Wednesday, June 15, 2016

An Innovative State Fund

The California Department of Insurance lowered its advisory pure premium rate again this year, and many insurance companies writing workers' compensation in the state have followed along.

Side note for the uninitiated - the DoI's rate is not mandatory nor obligatory; insurance companies in California are free to charge a base rate but most tend to follow the advisory rate to remain competitive in the market.

The pure premium rate is not what a company actually charges either. The pure premium rate accounts only for anticipated losses for the year, and the costs of administering and settling claims. It does not account for administrative expenses or other overhead costs.

The rate is not to be confused with the actual premium charged an employer. The rate is just one factor. An employer's experience (i.e. how many claims are made over time) and the amount of payroll and job classifications account for how much an employer is actually billed.

The Workers' Compensation Insurance Rating Bureau, which gathers all of the carrier data in California for analysis and advisement on rates (among other duties) says that frequency (i.e. the number of claims) keeps going down, severity (i.e. how much is paid on each claim) keeps going down, and safety keeps improving, all of which dictate less expensive insurance for employers.

For employers, this is all good news, so long as the insurance obligations to take care of their workers injured on the job are performed (I know, there are going to be comments that the insurers aren't keeping their promises - but that's not what this post is about, so don't tap that keyboard just yet...).

The State Compensation Insurance Fund has really wicked up the pace, however, by announcing a monumental 9.5% drop in its pure premium rate.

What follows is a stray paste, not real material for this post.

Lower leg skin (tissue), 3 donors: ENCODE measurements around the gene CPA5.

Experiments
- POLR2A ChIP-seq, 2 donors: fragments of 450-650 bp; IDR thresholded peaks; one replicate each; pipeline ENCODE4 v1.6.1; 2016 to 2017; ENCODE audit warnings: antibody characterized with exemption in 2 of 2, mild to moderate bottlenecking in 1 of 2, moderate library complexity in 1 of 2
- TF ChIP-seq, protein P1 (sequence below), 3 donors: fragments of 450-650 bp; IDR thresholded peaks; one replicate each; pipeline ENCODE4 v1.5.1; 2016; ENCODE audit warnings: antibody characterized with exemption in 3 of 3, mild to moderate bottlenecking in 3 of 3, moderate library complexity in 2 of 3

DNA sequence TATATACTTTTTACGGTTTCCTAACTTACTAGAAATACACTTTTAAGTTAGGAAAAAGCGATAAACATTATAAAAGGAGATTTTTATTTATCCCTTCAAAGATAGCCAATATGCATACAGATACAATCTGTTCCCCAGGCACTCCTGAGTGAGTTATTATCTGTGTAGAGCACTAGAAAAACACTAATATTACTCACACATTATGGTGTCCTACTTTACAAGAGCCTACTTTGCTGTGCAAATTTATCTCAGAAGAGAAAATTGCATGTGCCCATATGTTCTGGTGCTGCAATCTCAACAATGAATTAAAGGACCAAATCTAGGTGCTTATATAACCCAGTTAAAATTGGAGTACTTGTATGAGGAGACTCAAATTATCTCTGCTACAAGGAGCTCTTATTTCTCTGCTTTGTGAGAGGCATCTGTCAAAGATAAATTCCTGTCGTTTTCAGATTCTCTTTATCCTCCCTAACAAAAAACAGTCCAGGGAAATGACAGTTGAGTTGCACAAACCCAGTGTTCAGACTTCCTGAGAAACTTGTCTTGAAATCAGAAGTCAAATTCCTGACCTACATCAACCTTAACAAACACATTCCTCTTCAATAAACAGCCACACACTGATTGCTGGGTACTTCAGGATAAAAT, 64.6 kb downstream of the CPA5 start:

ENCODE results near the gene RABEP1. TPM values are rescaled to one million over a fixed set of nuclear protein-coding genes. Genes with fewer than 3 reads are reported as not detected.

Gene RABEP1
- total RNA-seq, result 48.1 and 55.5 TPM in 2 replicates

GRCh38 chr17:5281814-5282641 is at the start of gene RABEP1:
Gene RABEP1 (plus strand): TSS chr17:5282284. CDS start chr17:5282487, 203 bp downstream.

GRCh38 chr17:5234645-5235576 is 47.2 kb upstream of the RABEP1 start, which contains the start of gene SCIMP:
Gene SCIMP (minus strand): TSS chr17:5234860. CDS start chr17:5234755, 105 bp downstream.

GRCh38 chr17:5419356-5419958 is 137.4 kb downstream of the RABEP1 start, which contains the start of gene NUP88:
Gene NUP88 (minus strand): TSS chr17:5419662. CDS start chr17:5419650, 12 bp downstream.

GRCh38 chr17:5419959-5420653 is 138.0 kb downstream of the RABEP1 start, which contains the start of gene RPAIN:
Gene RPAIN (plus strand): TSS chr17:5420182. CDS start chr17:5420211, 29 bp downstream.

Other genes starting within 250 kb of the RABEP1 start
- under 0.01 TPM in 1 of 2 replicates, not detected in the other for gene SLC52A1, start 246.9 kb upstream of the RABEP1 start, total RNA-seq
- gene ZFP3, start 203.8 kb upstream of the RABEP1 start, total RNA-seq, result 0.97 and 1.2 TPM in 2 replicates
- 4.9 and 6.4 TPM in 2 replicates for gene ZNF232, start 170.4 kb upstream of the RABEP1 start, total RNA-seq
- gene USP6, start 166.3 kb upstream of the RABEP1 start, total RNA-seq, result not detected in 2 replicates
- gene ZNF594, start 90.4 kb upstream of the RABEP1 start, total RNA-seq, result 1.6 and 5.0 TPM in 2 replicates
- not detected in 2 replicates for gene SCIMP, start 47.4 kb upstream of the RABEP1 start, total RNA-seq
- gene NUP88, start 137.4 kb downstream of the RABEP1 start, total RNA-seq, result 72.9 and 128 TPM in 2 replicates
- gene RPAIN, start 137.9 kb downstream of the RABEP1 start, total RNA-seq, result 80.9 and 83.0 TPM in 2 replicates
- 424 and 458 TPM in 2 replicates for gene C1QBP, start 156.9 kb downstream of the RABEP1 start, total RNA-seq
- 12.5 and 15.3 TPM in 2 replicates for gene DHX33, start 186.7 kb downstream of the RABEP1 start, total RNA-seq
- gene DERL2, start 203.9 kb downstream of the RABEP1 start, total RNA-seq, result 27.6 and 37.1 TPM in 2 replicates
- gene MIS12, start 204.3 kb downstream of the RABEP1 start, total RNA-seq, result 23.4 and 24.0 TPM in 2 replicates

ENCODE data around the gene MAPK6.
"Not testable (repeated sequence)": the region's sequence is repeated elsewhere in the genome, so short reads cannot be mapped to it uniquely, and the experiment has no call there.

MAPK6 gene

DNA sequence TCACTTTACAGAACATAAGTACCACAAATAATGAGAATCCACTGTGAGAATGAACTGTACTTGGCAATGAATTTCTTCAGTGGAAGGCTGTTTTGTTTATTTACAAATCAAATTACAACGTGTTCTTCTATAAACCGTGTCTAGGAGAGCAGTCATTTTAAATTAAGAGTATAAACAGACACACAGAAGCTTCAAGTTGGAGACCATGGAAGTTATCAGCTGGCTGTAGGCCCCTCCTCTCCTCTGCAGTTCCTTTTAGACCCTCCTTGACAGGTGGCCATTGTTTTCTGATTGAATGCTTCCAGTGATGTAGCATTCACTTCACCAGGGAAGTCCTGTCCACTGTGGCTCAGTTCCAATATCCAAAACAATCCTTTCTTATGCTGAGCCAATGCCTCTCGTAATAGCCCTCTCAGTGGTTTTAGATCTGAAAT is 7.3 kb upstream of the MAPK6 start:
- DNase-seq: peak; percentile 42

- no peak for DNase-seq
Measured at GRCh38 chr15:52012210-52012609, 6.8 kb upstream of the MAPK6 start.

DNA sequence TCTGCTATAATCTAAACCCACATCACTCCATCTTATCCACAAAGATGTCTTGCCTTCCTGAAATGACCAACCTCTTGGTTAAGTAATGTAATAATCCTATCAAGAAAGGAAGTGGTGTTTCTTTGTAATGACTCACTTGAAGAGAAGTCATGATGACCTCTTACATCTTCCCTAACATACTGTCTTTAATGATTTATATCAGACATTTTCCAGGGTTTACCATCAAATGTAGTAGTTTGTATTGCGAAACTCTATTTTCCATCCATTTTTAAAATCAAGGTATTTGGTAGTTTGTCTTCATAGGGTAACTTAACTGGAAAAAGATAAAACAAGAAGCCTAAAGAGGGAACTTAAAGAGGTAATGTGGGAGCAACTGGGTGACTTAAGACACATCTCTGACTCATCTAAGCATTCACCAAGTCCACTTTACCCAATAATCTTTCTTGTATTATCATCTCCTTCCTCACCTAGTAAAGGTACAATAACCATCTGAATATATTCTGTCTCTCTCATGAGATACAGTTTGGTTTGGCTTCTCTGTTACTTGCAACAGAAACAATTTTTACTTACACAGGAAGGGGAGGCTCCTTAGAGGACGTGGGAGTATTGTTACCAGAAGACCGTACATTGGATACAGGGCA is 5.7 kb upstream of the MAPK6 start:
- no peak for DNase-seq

Compare that to the average rate drop filed in California, which is about 3% for the year (give or take a few basis points).

Perhaps even more important though is the State Fund has asked the DoI to approve a new tiered rating plan, increasing the tiers from four to seven.

The purpose, says the State Fund, is to smooth out pricing fluctuations from year to year for its policyholders.

This is huge.

The State Fund, though it has been losing market share (albeit, not unintentionally), is still by far the largest workers' compensation carrier in California (and one of the largest in the nation) because it's core market is by far the biggest market: small business.

Small business is no different than small households - many generally live, essentially, paycheck to paycheck, month to month, season to season. In other words, cash flow is the biggest challenge for small business.

What drives small business owners nuts is not being able to adequately plan for cash outflow. Surges in expenses, particularly expenses that tend to be perceived as fixed, like insurance, cause panic and anxiety. The year over year double digit workers' compensation insurance inflation in the early 2000s is what created the havoc that resulted in SB 899 in 2004; it wasn't the fact of inflation, it was that inflation was so radical (40+% year over year)!

And the State Fund plans to revise how it assigns employers to tiers by taking into account the wages that an employer pays in comparison to average wages paid by similar employers in the same industry. An employer with a higher ratio between the average annual wages associated with the policy and the average annual wage for the industry would be assigned to a better tier.

In addition to this new rate plan, the State Fund is also planning a one year transition because some employers will in fact see rate increases - the transition plan is designed to ease those employers into the new tier, which officials believe will be more fair to more employers and will flatten the payment obligations.

I think we're seeing a new State Fund, one that is much more customer focused and innovative. Does the State Fund have issues and problems? Sure, we can find fault in nearly any business, particularly insurance companies. But State Fund has been stepping up its game.

It's not easy to stand out in work comp insurance. State Fund is showing the others how to do so.

Good job folks.


  1. David, I am a recently retired employee of Scif. Let me say this: I read your blog pretty regularly. Most of the time, you get it fairly right, some of the time you are wrong, but this time you got this so wrong it's breathtaking. Scif is failing. In fact, how can you reconcile your position on opt out with the concept of a state fund? I really hope you will respond so I can debunk your every point.

  2. Hi Randy.

    First, thanks for following and being a loyal reader.

    I don't pretend to know everything - I just state my opinion, which can change when others educate me, of course.

    So why is State Fund failing?

  3. "...but this time you got this so wrong it's breathtaking...."